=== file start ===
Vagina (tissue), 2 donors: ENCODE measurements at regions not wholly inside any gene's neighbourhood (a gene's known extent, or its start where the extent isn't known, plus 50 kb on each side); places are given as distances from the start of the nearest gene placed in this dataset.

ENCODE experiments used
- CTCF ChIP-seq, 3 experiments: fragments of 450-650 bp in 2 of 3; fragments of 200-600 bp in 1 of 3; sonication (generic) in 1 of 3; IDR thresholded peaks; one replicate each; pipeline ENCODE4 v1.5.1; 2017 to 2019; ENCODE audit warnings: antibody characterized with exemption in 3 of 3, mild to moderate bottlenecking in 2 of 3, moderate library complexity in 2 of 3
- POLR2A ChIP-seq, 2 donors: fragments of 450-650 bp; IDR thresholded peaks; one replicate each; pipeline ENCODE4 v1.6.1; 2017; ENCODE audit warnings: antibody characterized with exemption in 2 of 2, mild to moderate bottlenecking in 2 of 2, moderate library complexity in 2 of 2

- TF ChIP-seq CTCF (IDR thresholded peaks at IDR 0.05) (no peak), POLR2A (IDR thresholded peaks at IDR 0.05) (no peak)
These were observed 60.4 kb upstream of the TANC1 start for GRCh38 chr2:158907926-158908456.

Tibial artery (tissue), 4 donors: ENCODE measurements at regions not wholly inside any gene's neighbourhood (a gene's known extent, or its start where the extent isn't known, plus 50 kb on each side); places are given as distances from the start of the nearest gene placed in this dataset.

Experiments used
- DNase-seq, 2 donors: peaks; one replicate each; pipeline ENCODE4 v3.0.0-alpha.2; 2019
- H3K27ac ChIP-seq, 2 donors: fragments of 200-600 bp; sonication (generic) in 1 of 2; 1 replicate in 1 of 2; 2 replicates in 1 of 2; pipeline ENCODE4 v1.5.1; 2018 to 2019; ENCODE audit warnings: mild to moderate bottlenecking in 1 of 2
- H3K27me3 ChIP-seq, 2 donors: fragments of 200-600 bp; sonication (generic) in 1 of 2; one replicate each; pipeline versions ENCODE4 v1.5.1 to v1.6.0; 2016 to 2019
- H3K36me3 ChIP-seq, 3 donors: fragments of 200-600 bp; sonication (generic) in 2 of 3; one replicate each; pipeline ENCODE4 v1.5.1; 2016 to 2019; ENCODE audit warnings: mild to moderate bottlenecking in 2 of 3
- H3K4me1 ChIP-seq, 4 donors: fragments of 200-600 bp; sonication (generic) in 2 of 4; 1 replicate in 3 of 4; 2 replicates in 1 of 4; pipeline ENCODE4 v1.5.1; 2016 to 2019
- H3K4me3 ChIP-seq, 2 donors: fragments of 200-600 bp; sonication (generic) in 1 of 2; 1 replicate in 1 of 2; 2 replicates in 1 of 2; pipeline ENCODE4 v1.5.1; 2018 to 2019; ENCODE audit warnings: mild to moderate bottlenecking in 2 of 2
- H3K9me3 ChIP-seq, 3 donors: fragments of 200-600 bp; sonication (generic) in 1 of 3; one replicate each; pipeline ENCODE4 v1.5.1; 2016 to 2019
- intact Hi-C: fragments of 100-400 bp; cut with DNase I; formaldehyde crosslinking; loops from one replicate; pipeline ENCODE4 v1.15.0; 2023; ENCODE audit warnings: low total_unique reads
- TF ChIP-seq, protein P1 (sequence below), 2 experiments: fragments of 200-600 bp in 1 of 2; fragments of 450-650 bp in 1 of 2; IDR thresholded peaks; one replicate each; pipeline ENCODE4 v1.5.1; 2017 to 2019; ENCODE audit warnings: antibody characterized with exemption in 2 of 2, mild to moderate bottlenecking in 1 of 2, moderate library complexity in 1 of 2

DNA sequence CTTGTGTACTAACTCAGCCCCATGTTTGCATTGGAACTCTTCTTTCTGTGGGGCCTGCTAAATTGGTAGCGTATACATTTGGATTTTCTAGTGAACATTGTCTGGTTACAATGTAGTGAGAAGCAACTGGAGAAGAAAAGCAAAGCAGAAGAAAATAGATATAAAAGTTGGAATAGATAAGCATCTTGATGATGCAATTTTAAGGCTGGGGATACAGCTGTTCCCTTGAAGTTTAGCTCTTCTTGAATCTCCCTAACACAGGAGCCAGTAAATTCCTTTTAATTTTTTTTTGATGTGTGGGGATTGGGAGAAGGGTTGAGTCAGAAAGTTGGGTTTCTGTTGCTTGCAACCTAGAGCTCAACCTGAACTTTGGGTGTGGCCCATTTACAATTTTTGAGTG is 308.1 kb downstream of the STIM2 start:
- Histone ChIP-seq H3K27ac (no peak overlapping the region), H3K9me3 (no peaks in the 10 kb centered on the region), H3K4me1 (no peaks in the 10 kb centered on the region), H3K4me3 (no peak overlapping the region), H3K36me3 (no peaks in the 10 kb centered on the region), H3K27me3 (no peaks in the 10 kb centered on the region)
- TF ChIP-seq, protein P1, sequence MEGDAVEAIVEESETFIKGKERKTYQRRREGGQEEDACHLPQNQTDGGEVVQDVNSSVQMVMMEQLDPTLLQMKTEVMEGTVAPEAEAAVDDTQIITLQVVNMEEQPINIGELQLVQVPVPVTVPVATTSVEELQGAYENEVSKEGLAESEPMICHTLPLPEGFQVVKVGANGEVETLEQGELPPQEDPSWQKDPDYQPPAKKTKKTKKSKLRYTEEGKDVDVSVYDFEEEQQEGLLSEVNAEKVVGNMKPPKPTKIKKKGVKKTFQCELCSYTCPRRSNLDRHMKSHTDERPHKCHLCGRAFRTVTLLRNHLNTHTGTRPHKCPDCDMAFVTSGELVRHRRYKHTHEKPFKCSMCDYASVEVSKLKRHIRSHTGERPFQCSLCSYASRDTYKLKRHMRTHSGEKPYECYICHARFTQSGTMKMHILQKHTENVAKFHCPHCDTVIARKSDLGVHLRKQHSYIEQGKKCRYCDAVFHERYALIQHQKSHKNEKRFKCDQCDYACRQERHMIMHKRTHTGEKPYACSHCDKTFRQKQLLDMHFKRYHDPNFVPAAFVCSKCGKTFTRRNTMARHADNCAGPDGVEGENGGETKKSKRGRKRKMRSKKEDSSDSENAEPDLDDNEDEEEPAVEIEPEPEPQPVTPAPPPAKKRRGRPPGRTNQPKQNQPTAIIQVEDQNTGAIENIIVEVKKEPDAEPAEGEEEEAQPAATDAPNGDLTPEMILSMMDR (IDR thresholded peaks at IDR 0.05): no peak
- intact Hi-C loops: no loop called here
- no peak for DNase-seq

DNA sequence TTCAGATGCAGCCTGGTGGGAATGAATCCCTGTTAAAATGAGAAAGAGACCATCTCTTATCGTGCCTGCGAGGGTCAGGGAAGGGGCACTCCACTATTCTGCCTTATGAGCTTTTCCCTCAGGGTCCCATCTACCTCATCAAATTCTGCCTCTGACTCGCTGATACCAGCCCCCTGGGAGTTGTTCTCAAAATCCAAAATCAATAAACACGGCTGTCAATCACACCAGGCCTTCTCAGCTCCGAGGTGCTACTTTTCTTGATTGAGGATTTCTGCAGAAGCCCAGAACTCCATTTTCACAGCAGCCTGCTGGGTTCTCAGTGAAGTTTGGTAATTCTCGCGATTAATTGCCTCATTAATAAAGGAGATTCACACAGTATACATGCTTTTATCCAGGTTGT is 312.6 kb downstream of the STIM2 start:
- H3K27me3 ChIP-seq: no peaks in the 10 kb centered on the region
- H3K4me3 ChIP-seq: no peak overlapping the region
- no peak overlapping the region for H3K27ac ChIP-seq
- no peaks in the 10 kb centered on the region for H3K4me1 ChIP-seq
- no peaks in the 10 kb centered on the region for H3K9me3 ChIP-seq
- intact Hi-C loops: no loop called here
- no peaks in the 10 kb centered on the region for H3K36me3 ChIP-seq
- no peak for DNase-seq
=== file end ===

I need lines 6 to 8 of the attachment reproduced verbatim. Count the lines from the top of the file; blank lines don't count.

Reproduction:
These were observed 60.4 kb upstream of the TANC1 start for GRCh38 chr2:158907926-158908456.

Tibial artery (tissue), 4 donors: ENCODE measurements at regions not wholly inside any gene's neighbourhood (a gene's known extent, or its start where the extent isn't known, plus 50 kb on each side); places are given as distances from the start of the nearest gene placed in this dataset.

Experiments used